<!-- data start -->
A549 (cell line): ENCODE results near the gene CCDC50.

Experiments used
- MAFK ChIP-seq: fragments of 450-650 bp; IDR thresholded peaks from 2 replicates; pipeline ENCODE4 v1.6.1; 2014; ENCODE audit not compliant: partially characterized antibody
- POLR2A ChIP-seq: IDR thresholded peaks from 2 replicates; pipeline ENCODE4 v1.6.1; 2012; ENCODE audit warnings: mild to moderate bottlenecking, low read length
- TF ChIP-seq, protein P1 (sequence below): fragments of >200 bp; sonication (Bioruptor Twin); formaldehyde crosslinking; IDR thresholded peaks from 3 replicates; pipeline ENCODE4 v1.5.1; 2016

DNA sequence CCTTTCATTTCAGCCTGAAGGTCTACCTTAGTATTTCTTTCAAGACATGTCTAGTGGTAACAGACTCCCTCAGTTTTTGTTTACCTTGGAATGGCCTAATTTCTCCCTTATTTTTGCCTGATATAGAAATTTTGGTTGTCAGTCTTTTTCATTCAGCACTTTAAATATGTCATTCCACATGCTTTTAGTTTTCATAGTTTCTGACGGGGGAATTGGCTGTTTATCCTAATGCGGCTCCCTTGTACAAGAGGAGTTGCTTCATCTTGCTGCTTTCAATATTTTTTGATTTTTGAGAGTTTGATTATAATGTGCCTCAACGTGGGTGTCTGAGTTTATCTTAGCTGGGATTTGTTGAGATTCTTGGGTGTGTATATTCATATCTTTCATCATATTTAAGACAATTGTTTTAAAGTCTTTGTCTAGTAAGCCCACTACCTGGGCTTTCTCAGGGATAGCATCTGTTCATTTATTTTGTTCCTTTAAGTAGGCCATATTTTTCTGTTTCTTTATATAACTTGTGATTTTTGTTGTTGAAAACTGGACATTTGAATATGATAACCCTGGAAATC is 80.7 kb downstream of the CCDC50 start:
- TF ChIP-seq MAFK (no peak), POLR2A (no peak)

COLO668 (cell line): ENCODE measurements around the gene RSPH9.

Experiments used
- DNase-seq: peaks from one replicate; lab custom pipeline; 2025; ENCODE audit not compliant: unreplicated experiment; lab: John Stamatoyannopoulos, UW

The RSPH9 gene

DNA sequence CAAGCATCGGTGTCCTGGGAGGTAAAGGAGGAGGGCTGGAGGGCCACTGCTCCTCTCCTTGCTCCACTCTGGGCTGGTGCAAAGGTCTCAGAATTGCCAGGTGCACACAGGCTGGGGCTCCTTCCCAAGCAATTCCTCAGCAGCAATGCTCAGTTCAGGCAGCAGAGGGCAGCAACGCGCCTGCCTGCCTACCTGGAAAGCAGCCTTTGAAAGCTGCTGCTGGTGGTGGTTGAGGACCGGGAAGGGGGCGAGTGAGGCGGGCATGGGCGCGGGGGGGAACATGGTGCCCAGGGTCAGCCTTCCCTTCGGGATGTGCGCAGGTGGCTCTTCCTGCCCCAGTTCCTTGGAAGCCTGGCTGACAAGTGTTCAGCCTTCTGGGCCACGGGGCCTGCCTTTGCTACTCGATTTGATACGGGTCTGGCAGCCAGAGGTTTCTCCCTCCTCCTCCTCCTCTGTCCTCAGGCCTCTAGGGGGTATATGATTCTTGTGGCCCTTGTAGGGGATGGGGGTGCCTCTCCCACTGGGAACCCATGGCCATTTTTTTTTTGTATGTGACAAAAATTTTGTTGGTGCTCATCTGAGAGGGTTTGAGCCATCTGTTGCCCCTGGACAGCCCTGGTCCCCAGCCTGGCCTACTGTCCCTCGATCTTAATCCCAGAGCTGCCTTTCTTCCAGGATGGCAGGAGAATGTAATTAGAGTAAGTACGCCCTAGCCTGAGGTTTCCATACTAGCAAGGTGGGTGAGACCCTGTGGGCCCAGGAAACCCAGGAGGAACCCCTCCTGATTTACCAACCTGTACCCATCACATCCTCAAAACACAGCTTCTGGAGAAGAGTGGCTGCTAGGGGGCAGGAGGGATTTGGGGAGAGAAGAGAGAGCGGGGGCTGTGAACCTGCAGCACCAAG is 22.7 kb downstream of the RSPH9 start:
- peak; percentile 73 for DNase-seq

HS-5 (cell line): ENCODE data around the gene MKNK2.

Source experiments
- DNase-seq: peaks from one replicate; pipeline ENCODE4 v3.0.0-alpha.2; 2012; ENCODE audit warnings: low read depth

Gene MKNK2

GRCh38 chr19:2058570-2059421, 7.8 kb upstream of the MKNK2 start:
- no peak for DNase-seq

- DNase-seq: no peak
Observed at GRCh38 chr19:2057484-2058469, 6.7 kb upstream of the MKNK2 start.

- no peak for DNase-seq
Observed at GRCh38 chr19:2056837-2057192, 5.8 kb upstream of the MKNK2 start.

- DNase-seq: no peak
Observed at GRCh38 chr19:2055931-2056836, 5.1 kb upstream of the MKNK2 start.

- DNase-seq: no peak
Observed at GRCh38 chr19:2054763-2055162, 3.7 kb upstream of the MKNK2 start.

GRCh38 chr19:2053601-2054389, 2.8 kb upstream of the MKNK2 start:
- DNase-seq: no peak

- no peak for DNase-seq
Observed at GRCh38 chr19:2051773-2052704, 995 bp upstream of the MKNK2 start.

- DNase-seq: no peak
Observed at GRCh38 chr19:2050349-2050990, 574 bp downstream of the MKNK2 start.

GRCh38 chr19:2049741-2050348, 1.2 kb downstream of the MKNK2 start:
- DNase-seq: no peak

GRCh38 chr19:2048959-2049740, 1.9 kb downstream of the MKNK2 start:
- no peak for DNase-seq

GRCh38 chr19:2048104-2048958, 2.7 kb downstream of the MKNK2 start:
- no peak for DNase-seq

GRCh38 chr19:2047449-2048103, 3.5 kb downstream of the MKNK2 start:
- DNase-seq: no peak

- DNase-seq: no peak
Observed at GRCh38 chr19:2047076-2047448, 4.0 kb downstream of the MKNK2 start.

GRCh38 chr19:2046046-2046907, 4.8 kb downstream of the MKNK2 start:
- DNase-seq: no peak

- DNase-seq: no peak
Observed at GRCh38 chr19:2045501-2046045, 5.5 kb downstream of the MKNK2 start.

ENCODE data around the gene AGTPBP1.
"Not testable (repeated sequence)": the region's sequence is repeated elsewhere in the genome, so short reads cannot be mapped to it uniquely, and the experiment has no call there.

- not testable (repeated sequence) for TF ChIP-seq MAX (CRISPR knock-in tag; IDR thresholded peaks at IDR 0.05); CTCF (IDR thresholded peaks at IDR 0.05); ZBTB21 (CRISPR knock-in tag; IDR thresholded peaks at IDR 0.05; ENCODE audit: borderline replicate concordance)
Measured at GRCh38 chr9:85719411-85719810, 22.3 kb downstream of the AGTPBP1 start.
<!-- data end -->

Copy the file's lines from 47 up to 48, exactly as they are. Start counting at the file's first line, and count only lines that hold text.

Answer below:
Observed at GRCh38 chr19:2045501-2046045, 5.5 kb downstream of the MKNK2 start.

ENCODE data around the gene AGTPBP1.